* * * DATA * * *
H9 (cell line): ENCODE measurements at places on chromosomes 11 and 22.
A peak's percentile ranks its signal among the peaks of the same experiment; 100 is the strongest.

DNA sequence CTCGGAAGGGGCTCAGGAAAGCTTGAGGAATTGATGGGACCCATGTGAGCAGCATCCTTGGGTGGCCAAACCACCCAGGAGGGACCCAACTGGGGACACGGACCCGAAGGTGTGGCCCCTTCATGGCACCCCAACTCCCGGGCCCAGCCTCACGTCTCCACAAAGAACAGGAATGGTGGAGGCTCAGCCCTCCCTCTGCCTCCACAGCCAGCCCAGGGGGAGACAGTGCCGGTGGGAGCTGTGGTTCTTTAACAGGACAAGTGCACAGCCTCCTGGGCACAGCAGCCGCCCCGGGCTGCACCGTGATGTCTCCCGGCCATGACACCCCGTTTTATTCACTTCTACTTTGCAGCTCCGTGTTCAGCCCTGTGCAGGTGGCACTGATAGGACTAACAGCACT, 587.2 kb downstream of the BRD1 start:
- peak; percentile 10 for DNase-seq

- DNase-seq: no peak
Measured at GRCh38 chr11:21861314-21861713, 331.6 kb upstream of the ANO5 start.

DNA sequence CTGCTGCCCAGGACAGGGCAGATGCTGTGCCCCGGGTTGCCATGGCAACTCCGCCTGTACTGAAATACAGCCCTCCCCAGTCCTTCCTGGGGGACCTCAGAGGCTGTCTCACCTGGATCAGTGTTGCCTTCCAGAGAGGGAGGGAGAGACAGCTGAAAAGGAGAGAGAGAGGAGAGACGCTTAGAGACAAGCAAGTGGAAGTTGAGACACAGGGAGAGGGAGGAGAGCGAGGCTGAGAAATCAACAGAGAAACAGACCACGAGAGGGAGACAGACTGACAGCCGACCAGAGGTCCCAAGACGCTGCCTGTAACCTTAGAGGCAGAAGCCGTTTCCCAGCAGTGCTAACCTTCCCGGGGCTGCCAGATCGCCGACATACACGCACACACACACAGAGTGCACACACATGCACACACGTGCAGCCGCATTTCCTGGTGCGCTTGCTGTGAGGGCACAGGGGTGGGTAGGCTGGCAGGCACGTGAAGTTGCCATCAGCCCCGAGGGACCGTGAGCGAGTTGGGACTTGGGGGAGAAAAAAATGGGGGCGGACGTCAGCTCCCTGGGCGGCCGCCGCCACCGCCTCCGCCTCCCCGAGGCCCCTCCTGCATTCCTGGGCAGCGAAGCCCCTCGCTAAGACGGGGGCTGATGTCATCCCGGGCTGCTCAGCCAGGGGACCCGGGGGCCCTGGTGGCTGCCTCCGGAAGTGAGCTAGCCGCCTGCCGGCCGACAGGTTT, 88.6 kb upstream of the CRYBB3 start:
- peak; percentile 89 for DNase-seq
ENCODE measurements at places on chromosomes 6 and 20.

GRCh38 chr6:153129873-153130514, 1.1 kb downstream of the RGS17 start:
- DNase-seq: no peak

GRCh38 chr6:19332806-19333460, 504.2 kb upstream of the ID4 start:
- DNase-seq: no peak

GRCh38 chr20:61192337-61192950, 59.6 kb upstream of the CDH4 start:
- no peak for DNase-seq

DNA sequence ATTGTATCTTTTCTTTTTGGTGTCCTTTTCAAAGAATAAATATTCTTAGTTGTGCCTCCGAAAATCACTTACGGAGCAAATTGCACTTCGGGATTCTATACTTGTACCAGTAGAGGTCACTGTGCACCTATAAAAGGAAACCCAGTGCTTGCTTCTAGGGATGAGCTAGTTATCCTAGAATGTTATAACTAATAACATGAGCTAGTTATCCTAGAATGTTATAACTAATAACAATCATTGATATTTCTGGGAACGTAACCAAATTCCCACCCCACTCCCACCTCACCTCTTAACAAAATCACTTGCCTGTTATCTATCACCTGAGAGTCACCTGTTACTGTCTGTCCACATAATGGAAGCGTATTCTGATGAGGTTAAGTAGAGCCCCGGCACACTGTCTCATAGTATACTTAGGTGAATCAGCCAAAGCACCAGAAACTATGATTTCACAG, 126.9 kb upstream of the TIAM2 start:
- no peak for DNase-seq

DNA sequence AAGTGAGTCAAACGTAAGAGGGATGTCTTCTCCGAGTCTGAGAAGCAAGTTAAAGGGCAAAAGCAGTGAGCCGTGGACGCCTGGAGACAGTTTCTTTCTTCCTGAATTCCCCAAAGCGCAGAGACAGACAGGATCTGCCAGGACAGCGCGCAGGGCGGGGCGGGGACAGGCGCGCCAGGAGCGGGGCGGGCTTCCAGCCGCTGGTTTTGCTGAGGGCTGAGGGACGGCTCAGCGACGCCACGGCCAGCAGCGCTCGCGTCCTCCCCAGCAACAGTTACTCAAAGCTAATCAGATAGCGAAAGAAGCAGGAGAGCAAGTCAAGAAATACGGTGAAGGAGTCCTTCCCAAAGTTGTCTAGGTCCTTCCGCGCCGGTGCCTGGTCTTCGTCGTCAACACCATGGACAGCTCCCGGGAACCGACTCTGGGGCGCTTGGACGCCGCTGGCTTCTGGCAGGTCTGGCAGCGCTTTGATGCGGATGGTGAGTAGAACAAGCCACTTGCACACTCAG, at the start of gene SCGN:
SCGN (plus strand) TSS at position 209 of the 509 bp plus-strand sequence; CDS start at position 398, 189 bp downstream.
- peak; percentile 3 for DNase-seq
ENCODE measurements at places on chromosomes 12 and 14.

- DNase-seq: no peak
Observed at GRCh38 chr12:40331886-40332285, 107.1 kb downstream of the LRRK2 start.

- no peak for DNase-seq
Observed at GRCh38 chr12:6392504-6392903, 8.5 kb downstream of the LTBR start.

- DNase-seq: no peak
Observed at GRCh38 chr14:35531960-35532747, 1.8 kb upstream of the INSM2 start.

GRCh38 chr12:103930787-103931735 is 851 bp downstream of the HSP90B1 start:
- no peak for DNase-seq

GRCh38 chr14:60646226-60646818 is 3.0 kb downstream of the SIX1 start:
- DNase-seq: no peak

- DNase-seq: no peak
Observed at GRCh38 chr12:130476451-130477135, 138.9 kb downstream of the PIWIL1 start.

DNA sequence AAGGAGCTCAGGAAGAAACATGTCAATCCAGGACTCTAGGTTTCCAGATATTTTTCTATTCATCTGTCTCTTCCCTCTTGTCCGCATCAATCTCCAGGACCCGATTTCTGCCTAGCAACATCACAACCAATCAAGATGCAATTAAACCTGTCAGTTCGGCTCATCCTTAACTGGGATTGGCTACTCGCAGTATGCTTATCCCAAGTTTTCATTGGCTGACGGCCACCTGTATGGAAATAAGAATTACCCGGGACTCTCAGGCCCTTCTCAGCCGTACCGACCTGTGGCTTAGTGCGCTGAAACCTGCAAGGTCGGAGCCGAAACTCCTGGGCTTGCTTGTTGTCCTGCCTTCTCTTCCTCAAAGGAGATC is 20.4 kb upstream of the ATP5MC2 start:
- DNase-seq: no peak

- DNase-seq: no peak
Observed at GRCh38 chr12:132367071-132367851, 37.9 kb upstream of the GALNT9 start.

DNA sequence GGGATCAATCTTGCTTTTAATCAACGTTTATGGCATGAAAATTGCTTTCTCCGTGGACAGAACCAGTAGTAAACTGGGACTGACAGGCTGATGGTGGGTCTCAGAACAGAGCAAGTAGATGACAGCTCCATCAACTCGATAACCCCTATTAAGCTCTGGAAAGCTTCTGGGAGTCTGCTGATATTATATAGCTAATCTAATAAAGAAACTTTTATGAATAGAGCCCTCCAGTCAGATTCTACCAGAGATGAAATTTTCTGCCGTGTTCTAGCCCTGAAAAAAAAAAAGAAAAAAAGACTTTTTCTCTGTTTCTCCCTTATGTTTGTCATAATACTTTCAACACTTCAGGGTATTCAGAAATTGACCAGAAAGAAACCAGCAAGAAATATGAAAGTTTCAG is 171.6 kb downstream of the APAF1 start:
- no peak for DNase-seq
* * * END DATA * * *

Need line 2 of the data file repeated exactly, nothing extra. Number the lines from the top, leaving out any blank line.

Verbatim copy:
A peak's percentile ranks its signal among the peaks of the same experiment; 100 is the strongest.